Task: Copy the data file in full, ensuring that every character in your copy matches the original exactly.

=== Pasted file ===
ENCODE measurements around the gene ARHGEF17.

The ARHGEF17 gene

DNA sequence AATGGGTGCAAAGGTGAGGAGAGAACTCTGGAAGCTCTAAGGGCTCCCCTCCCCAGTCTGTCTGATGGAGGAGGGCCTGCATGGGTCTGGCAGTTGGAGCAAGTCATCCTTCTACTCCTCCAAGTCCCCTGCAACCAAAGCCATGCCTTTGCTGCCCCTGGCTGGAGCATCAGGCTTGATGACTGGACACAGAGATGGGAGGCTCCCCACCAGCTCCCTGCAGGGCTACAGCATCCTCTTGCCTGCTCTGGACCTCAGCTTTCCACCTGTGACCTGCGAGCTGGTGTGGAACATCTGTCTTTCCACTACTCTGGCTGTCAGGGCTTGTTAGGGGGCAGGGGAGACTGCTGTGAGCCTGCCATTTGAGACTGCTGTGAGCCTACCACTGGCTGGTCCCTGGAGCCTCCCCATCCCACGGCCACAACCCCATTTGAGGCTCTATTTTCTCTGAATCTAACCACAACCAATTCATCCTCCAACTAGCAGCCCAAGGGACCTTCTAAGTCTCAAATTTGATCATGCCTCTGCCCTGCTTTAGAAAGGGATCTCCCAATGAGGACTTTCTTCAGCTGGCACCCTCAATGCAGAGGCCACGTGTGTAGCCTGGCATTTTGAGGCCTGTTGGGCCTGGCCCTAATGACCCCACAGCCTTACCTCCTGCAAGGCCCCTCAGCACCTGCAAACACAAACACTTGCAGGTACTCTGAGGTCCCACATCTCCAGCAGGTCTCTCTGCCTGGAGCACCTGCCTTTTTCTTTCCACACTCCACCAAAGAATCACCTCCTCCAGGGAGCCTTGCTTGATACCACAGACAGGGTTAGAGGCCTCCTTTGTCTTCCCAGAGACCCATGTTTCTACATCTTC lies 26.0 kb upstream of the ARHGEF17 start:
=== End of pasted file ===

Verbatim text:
ENCODE measurements around the gene ARHGEF17.

The ARHGEF17 gene

DNA sequence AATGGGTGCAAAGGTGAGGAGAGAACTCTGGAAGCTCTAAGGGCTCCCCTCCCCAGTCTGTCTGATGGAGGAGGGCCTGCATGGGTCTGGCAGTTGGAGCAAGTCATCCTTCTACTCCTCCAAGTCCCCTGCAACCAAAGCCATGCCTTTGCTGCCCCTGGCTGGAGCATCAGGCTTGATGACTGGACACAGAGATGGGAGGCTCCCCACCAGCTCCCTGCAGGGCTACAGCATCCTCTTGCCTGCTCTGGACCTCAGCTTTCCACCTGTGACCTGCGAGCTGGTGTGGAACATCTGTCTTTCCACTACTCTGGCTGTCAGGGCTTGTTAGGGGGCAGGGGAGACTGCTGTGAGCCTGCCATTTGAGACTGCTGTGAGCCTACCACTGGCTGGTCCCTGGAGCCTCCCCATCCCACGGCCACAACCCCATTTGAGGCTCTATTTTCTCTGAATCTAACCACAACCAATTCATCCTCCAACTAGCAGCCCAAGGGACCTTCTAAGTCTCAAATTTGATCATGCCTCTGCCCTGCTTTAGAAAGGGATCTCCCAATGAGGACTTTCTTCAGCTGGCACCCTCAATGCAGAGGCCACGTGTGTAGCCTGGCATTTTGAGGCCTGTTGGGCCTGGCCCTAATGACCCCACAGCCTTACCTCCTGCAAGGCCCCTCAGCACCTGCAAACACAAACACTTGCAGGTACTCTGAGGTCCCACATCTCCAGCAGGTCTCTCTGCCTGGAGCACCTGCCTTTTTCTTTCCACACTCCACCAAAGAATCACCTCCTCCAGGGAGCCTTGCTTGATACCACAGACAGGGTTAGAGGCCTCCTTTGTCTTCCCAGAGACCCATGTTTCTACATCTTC lies 26.0 kb upstream of the ARHGEF17 start: